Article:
Do you fall in any of the categories we’ve mentioned above? Tell us your experiences in the comment boxes below.

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TP (Timepass): Film Review

Nothing surpasses the feeling of falling in love for the first time. If you’re lucky enough, the person you love also falls in love with you. You’re probably all of 15 years when love happens for the first time and you’re elated. While this is the best time of your life and while you think that all’s well in paradise, it isn’t really the case. The world makes sure to find faults with you and your relationship. And age isn’t really on your side to help you deal with such unknown societal pressure and stick with your decision at the same time. In the words of a character from the film, "Premaat padtana, asach padta.(When you fall in love, you have to keep taking a beating". 


After delivering three successful films namely Natrang, Balgandharva and Balak Palak, Ravi Jadhav brings to us another film tailor-made for the bubble gum-chewing, facebook-ing and time-passing Generation Y. The film explores first love at its innocent best. So what is so novel about that you ask, as such things have been done several times in the past. First love, crazy love, mad love, love against all odds are things that have been dealt with time and again. But what makes TP (Timepass) special is the fact that it does all this with a great sense of humor, yet without belittling the whole affair.
TP is the story of Dagdu and Prajakta. Dagdu is a newspaper boy, his father is an auto-rickshaw driver. For Dagdu, life is all about fun and more fun. According to his friends, what is life without a little TP (Timepass)? By ‘timepass’ they mean, a non-serious ‘love’ relationship. 
Prajakta, an obedient girl, comes from a well-educated and cultured family that is strikingly opposite to Dagdu’s. 
All is well, until one day, Dagdu decides to make Prajakta his ‘timepass’. He does everything in his capability to woo her, but instead, he falls head over heels in love with her, and ends up doing anything but TP (Timepass). Despite his lowly stature in society, Prajakta too, falls in love with him and his carefree attitude.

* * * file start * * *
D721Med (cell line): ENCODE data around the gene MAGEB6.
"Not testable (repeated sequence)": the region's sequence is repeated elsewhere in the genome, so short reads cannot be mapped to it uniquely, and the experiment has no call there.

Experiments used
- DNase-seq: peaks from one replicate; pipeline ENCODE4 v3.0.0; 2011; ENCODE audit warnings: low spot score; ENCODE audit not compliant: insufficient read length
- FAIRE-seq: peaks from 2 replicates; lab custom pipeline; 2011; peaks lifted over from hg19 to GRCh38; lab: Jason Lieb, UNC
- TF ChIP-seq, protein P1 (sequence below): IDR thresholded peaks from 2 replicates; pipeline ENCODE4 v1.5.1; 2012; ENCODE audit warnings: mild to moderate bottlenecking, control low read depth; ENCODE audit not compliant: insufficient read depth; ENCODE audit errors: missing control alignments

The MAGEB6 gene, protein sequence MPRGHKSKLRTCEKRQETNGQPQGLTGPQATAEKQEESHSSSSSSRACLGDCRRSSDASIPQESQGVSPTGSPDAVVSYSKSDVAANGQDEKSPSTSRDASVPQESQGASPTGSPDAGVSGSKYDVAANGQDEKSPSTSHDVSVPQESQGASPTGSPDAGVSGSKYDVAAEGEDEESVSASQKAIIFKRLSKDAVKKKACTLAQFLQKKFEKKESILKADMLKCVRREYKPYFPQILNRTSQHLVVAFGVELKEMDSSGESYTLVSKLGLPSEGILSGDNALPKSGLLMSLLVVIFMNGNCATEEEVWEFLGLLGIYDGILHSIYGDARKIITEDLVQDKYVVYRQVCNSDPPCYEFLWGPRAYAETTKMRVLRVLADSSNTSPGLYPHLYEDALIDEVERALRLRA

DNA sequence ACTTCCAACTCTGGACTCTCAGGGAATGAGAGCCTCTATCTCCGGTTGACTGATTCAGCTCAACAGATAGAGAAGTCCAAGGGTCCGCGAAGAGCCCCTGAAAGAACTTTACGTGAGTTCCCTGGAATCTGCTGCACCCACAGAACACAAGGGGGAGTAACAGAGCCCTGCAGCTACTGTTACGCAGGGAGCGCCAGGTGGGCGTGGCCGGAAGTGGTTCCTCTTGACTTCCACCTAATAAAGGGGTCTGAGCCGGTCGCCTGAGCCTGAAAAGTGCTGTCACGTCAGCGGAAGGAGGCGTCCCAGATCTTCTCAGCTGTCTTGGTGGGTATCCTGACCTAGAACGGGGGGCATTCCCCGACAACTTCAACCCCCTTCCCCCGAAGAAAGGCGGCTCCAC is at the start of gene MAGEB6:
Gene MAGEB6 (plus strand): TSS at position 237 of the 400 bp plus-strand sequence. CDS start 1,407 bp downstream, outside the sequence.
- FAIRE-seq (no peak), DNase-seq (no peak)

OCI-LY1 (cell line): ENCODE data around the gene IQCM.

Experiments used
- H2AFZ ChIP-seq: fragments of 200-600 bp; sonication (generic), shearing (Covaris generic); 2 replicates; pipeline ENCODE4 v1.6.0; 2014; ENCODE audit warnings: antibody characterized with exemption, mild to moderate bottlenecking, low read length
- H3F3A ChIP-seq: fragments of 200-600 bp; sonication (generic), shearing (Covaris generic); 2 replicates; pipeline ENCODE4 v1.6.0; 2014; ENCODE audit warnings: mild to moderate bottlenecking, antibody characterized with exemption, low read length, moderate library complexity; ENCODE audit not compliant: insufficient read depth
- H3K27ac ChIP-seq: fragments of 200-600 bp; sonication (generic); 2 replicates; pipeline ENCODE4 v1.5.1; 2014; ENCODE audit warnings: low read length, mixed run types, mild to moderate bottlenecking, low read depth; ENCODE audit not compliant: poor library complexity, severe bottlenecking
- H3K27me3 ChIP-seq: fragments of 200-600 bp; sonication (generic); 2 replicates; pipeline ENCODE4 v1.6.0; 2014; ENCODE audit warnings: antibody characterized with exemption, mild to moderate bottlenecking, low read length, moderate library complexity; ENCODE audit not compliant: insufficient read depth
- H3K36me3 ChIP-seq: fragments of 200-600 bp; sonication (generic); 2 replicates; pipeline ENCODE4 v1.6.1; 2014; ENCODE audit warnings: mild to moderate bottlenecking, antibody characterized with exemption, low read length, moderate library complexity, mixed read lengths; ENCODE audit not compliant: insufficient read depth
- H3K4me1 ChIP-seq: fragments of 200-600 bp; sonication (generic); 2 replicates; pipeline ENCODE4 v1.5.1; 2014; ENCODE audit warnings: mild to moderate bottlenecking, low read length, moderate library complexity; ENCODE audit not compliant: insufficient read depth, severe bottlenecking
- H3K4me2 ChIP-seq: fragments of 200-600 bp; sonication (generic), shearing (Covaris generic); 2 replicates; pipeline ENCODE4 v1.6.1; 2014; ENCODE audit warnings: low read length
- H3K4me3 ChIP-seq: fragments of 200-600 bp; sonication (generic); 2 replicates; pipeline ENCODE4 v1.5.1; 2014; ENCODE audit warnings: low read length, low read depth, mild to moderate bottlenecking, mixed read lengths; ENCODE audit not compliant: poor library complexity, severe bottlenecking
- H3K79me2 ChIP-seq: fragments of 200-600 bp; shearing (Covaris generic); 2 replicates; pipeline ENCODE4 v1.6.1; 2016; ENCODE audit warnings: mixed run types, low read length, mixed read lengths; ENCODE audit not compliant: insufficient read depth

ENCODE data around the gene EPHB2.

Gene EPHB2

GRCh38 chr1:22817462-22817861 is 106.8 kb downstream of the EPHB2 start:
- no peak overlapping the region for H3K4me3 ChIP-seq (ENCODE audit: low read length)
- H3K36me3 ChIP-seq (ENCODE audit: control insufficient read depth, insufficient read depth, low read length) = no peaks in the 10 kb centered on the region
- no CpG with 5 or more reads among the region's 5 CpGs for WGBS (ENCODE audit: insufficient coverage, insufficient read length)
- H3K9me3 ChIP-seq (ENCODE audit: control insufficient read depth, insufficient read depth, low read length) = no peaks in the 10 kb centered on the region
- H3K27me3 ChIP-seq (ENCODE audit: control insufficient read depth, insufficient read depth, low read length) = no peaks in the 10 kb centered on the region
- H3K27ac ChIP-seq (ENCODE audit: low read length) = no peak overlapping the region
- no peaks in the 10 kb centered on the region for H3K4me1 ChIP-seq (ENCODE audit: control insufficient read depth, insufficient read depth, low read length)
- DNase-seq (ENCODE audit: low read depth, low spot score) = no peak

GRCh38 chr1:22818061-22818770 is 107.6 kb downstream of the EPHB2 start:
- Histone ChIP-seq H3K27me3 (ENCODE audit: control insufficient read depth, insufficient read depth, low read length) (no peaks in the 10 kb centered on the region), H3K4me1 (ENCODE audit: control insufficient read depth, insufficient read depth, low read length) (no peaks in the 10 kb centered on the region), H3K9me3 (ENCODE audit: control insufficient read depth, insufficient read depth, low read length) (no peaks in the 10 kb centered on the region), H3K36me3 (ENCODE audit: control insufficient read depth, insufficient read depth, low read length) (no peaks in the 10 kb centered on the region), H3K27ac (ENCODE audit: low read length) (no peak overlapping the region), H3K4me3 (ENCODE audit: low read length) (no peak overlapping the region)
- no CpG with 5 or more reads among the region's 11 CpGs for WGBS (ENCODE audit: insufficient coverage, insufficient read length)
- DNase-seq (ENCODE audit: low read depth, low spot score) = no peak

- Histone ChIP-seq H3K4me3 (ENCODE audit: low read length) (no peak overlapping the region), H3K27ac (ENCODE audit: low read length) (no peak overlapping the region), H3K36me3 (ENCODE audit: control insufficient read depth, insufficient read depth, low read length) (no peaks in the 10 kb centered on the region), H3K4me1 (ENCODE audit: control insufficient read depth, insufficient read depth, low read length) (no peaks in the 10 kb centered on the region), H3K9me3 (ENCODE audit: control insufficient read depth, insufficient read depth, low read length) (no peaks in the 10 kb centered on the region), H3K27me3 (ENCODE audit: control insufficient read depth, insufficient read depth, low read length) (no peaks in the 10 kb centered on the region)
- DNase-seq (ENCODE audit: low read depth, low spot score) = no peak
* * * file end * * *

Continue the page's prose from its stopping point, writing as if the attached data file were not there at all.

However, what begins as a mere ‘timepass’ between the two, changes their life in a way that they never expected. This is something that will interest audiences the most. Most people who fall in love at a young age, have no clue about what they’re getting into. And this is exactly what happens in the case of Dagdu and Prajakta.
All actors in the film and especially Ketaki Mategaonkar and Prathamesh Parab who play Prajakta and Dagdu respectively, have done a commendable job. The way both actors emote various emotions right from excitement to anxiety is noteworthy. Prathamesh and Ketaki share screenspace for the first time and look cute together. The film also stars popular artists like Vaibhav Mangale, Bhalchandra Kadam, Urmila Kanitkar, Meghana Erande, Uday Sabnis, Supriya Pathare, Bhushan Pradhan with Adesh Bandekar and Shivani Dandekar in cameo roles.
The screenplay and dialogues of the film penned down by Priyadarshan Jadhav and Ravi Jadhav, are catchy and gripping, "Aai-Baba an Sai babanchi shapathth" (swear on my parents and Sai Baba), literally.
Shibani Dandekar, adds ‘tadka’ to Ravi Jadhav’s film by dancing to a popular Koli folk song by folk artist Reshma Sonavane. 
All in all, this is one ‘timepass’ movie that you must watch.

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5 most devastatingly beautiful films

"There is something beautiful in reveling in sadness.

The proof is how beautiful sad songs can be.

I don’t think being sad is to be avoided.

It’s apathy and boredom you want to avoid.

But feeling anything is good, I think.” – Joseph Gordon-Levitt

There’s something attractive about depressing films and some pleasure in being sad. The films that really have an impact on you are the ones that take you beyond sadness & happiness and leave you in an unexplainable limbo. A limbo that confuses your emotional state – confuses happiness and sadness – you’ll never really know the difference. You’re hanging somewhere in the middle of both. Often we drag ourselves into this limbo & once you’re in such a state of mind, it’s a free-fall, and the only person that can save you is yourself. We dread depression but often, we willingly fall into it. Here’s our list of disturbingly beautiful films.

Sunset Blvd.